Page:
MultiLit co-founder and chairman Professor Kevin Wheldall AM has been honoured for his pioneering research into language and reading instruction with the 2023 Australian Journal of Learning Difficulties’ Eminent Researcher Award.
Presented by Learning Difficulties Australia on October 14, the award acknowledges that Professor Wheldall’s research has changed countless children’s lives over many years and continues to do so.
The former director of Macquarie University’s Special Education Centre was one of the first researchers to flag concerns about the ineffectiveness of the popular reading intervention program, Reading Recovery, more than 30 years ago.
In accepting the prestigious prize, Professor Wheldall reflected on a research career spanning more than five decades and how his views were not always popular, especially in the early days.
“Whole language methods of teaching reading were well and truly entrenched when I commenced my career and we were very much going against the tide, despite strong emerging evidence around the importance of explicit teaching of phonics skills to children,” he said.
“While there have been difficulties over the years, I have been encouraged and pleased to see more and more schools and school systems embracing evidence-based practice in relation to the teaching of reading.
“Things have changed a great deal, particularly in certain states in Australia, however for some jurisdictions, there’s still a way to go.”
Professor Wheldall, who was born in the United Kingdom and moved to Australia in 1990, is the author of more than 350 academic books, chapters, and journal articles in the fields of educational psychology and Special Education.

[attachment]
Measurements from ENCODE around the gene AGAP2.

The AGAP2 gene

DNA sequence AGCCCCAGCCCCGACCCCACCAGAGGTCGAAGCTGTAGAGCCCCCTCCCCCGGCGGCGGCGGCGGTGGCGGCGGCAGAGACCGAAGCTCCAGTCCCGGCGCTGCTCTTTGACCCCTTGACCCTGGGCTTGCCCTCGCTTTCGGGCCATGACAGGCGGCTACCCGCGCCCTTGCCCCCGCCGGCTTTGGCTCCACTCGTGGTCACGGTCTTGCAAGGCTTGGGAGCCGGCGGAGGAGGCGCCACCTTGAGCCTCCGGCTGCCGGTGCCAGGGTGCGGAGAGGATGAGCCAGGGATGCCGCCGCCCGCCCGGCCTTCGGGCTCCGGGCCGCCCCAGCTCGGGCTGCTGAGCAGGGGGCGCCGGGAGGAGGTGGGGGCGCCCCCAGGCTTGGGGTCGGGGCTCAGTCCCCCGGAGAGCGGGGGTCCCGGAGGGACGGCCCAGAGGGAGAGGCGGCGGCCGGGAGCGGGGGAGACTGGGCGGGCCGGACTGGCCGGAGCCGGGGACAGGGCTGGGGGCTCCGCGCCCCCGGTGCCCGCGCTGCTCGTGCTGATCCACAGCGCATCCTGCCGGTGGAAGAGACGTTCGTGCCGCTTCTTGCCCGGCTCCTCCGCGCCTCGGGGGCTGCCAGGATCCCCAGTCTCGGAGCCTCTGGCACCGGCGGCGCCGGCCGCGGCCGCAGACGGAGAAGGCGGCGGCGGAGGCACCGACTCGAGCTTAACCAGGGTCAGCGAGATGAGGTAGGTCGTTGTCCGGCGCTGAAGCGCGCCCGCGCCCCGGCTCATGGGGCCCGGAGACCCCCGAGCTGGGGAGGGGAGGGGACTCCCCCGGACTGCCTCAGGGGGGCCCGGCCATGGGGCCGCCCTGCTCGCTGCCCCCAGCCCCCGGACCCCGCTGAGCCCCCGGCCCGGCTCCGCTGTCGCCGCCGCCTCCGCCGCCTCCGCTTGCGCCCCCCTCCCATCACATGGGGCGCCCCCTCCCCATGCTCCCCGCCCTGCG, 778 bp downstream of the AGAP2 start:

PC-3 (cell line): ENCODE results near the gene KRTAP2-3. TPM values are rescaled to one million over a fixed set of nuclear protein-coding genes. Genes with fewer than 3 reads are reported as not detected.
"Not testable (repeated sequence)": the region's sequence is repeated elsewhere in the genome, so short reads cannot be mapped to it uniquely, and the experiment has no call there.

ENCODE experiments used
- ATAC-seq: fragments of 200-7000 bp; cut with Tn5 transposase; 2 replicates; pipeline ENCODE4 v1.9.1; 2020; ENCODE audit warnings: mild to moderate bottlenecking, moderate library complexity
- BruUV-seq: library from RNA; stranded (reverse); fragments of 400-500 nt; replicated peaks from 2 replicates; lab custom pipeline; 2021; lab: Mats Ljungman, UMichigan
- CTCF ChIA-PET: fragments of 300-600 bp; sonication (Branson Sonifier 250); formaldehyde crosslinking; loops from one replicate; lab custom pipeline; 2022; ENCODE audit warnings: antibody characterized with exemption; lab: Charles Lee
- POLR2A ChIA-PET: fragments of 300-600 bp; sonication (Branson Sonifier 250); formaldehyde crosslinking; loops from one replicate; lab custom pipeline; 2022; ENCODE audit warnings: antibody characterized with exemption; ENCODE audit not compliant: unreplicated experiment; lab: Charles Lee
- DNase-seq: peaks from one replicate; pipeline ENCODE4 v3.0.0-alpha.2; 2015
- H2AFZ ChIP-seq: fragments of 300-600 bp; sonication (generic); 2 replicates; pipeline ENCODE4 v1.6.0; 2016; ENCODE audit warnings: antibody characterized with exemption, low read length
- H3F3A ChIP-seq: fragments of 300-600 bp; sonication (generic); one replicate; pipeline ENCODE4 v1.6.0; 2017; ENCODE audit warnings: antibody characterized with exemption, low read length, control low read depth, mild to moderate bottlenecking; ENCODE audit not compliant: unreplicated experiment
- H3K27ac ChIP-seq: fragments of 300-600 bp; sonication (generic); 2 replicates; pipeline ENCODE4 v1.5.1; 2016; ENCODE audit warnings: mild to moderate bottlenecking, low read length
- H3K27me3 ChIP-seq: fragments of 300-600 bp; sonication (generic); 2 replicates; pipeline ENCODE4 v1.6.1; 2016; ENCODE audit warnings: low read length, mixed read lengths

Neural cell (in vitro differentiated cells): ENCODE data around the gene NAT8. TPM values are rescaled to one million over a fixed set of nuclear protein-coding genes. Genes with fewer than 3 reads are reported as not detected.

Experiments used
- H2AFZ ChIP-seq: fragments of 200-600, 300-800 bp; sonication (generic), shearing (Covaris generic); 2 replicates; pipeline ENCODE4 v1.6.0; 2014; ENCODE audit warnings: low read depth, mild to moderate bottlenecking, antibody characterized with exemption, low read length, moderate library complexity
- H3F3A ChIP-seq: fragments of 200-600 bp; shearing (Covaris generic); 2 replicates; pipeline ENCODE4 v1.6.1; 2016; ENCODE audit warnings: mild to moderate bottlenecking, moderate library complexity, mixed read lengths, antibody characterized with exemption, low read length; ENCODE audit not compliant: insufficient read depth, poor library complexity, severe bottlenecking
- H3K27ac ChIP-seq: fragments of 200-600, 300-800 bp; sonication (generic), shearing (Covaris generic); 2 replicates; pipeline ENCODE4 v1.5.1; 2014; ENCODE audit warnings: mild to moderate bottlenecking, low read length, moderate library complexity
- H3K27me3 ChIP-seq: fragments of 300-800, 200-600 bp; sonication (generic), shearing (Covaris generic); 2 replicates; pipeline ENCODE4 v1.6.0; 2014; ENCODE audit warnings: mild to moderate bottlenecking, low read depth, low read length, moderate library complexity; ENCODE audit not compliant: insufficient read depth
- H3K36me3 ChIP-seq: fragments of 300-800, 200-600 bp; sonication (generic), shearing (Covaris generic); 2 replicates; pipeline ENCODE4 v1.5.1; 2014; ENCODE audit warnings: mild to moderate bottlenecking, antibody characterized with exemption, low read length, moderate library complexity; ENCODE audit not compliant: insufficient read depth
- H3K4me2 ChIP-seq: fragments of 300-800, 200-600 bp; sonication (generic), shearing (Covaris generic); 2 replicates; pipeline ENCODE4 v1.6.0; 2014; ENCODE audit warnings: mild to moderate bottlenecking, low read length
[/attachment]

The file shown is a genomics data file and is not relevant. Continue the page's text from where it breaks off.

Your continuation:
He has previously served as President of Learning Difficulties Australia and was Executive Editor of LDA Publications, editing both the Australian Journal of Learning Difficulties and the LDA Bulletin.
He was commissioned by the NSW Department of Education in 1993 to evaluate Reading Recovery — a whole language-based program providing one-on-one tutoring to struggling readers – only to find that it worked for only one in three students.
That evaluation was never published by the department, however, prompting Professor Wheldall to release the research through academic publications and conferences.
The NSW Government eventually abandoned a $55 million-a-year program in 2016 – 23 years after the Sydney-based researcher first blew the whistle.
Professor Wheldall, whose research spans student behaviour, language comprehension, and reading acquisition, originally established MultiLit as a research initiative within Macquarie University in the mid-1990s. He later co-founded MultiLit, the company, when it spun out of the university in 2006 to provide resources for schools to support evidence-based teaching of reading at the classroom level to prevent students from falling through the cracks and requiring intervention.
“It’s fair to say that MultiLit was borne out of frustration with ineffective instruction in reading and related skills,” he said.
“By employing a rigorous, intensive, systematic, skills-based program of instruction, we have demonstrated repeatedly that low-progress readers can show extraordinary growth and we now have programs that make it possible for most non-readers or low-progress older readers to reach, at the very least, functional literacy.”
Professor Wheldall said he was honoured and delighted to receive the Eminent Researcher Award of the Australian Journal of Learning Difficulties.
“The journal has been close to my heart for many years and so this award is especially sweet,” he said.
“I would also like to thank the very many colleagues who have contributed to my work and supported important research over the years.
“As I reflect on what have I learned from my 50 years or so involvement in research, I’d say: follow the evidence; find your tribe; be prepared to be unpopular; learn from one another; be patient; and keep on keeping on.
“Persistence is key to making a difference.”
Read about the LDA 2023 Award Recipients here.